A lot of the appeal to enthusiasts of the 330i, like that of other BMW's, lies in its superb engine. Defying the usual name protocols, both the 325i and 330i use the same basic 3-liter 6, tuned to 255 horspower in the 330i (an improvement of 30 over the previous model, though the new car is essentially no quicker) and 215 horsepower in the beginner version.
Each will coax 20 miles from a gallon of gas in the city and 30 on the highway in a manual-shift car; the manual 330i races from 0 to 60 miles an hour in 6.1 seconds (6.3 with the automatic); the 325i does it in 6.7 or 7.2 seconds, depending on transmission. A six-speed stick shift is standard and a six-speed automatic is $1,275 extra.
The inherently smooth-running in-line 6 is worth preserving, despite the challenges of making the long and narrow engine fit under the hood. BMW proved its commitment to this layout - one abandoned by most automakers - by engineering an entirely new power plant for this car. A lightweight assembly of magnesium and aluminum, the engine uses a sophisticated variable valve lift system to replace the function of a conventional throttle.
All 3 Series sedans come with run-flat tires, which are often harsh-riding and noisy because of their stiff sidewalls. Yet by using run-flats to tune the suspension, BMW managed to give the car a quiet, compliant ride despite the tires.
For those puzzled by BMW's recent designs, the best part of the new 3 is that it does not borrow the styling tics of the larger 5 and 7 Series sedans, which were mocked for their odd flourishes and lack of restraint - but went on to sell quite smartly, thank you.
Whether styling is a top priority depends on the customer, but there is little about this design that will wave anyone away. Still, it seems to be trying awfully hard, given the multiple character lines on its sides, the suggestion of a grille that dips far below the front bumper and a rear end that is both generic and fussy. Gone is the elegant simplicity of prior models, with the purposeful lines typical of many German products, from coffee grinders to cameras.
My real objection is that the gimmickry was not necessary. BMW's have never had the catchiest styling, yet have been desirable for their competence, always discreetly communicated without garish touches.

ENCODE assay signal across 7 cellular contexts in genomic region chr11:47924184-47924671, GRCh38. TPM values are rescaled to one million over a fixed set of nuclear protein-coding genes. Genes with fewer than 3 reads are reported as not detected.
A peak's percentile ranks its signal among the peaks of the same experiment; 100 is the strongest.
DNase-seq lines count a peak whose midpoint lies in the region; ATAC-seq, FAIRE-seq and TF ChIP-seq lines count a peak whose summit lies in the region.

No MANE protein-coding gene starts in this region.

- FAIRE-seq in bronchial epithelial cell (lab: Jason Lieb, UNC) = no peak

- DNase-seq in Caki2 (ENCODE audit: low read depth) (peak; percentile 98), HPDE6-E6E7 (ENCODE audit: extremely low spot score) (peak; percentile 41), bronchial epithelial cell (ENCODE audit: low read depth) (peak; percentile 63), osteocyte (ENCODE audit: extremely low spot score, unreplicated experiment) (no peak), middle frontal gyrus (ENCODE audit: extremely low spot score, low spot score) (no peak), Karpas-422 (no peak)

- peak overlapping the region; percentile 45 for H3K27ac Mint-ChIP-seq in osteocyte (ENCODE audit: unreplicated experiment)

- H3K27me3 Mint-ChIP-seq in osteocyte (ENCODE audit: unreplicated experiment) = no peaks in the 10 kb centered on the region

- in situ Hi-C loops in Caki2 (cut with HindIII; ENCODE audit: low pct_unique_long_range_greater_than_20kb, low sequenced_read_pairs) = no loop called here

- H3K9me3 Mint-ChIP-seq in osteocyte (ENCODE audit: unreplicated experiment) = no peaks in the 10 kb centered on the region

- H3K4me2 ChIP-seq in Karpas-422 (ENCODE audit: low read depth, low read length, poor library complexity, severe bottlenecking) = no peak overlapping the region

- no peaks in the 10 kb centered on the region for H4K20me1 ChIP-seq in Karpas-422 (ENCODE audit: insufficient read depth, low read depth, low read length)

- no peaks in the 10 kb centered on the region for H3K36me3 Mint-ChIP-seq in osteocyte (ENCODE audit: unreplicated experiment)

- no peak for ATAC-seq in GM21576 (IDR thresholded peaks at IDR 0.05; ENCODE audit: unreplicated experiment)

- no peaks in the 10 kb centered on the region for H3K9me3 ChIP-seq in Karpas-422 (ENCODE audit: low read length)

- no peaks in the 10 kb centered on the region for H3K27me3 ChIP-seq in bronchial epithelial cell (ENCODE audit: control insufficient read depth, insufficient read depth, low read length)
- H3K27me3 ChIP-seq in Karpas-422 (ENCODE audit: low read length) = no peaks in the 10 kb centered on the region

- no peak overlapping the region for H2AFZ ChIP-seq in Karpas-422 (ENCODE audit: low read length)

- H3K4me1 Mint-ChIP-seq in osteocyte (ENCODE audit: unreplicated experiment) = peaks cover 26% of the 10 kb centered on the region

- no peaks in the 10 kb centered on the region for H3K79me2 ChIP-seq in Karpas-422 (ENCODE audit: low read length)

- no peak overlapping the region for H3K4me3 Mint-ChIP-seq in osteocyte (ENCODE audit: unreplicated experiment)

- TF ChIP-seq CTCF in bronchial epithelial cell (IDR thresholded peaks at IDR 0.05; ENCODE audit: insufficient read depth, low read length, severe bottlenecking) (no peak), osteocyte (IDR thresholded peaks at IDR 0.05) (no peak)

Even so, I am willing to give it some space. BMW overhauls models every seven years or so, meaning this one will be in showrooms until 2013. Let's take another look in 2010.
By then, with luck, annoyances like quirky turn signals with a mind of their own, or a starter button that offers no obvious advantage over a conventional ignition key, will have been reconsidered.
Leading-edge technology has always figured into the BMW way of building cars, and the 3 Series gets a full helping.
The brakes, for instance, now have electronic controls to compensate for fade in hard use; a standby mode that poises the brakes to engage instantly if a sudden stop seems likely; a self-drying function to maintain full braking in the rain; and a "soft stop" feature that compensates for jerky drivers. Most useful is the "start-off assistant," which keeps the car from rolling back when starting on a hill.
This overachieving brake system reflects the high-tech path BMW has taken in recent years, and it demonstrates how much these sport sedans have evolved over four decades. No longer a car solely for enthusiasts, the 3's broad portfolio of abilities and accommodations attracts many more buyers than a purist's machine ever could. As my own driving confirmed - both on country roads and a few laps on a racetrack - the new 3 has high limits, and they can be reached without sacrificing comfort.
Measures of acceleration or cornering force do not tell the whole story, especially for a sport sedan. No doubt the brainy brakes will do a much better job than my foot ever could, and options like active steering, which changes the steering ratios according to conditions, make for a safer, even faster, car. But such innovations tend to get between the driver and the road, making the 3 feel just a bit less connected to both the pavement and the brain.
Perhaps the 3 Series has outgrown me. What was once a willing accomplice for back-road rowdiness seems all grown up. It no longer whispers, "Let's go out and risk a moving violation." It is now a perfectly pleasant, responsible companion.
Whether the fifth-generation 3 Series continues to set the class standard depends on how one weights the importance of its attributes. If track performance tops the list, it will do just fine. If value is the criteria, it may not match the Infiniti G35 or the Lexus IS 350, which goes on sale in October. And while no one can accuse the new 3 Series of not being fun to drive, it may no longer hold the clear edge that it once did.
INSIDE TRACK: In this class, the most likely to succeed.